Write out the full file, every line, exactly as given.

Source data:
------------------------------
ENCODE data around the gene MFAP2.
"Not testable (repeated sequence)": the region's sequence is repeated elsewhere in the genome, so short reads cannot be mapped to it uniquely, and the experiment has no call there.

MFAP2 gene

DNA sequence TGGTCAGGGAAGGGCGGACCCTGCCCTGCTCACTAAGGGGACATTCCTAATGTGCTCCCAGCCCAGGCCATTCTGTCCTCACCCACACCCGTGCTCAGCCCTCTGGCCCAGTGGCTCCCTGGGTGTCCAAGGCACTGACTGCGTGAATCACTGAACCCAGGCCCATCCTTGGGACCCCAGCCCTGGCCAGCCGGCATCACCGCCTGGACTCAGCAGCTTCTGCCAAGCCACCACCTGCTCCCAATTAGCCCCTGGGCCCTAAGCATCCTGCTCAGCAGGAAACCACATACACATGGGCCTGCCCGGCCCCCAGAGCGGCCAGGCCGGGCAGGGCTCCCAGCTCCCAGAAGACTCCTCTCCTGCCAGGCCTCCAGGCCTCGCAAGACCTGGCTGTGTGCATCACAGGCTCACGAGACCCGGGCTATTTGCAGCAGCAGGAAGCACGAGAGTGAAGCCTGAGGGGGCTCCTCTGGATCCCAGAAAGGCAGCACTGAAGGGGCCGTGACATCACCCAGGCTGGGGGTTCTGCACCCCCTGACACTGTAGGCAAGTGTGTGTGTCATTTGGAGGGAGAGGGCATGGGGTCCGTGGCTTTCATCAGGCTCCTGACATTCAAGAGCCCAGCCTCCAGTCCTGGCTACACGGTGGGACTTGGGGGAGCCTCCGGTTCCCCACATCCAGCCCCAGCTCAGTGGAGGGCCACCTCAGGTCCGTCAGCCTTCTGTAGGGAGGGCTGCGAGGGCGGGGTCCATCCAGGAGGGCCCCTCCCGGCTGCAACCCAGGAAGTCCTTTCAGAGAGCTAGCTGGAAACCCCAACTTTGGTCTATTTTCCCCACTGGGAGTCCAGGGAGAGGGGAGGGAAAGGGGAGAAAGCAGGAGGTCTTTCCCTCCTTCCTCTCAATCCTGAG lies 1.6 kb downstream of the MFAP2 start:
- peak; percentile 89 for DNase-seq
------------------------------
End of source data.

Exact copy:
ENCODE data around the gene MFAP2.
"Not testable (repeated sequence)": the region's sequence is repeated elsewhere in the genome, so short reads cannot be mapped to it uniquely, and the experiment has no call there.

MFAP2 gene

DNA sequence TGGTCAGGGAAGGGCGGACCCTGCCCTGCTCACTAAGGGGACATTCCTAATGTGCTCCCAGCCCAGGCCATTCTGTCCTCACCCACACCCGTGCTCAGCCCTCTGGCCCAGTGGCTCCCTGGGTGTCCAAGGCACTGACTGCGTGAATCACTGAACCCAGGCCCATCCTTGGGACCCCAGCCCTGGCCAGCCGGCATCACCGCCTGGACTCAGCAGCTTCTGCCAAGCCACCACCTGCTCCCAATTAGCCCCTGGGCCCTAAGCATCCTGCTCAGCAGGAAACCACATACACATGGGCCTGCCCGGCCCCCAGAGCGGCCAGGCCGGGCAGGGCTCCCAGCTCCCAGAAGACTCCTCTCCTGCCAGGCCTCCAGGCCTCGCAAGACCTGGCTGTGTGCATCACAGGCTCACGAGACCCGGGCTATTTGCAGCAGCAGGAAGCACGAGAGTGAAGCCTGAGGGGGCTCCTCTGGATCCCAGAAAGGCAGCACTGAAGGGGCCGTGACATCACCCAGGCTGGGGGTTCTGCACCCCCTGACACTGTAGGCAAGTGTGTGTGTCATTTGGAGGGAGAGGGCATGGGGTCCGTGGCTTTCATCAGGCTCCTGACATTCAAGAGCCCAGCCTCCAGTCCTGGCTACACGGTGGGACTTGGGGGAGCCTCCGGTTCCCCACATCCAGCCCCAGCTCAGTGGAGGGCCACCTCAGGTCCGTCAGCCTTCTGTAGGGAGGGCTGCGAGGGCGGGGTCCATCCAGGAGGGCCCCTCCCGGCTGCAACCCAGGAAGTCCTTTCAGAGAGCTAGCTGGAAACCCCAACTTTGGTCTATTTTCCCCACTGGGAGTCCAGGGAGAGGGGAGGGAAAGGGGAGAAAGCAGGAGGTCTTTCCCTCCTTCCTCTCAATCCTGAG lies 1.6 kb downstream of the MFAP2 start:
- peak; percentile 89 for DNase-seq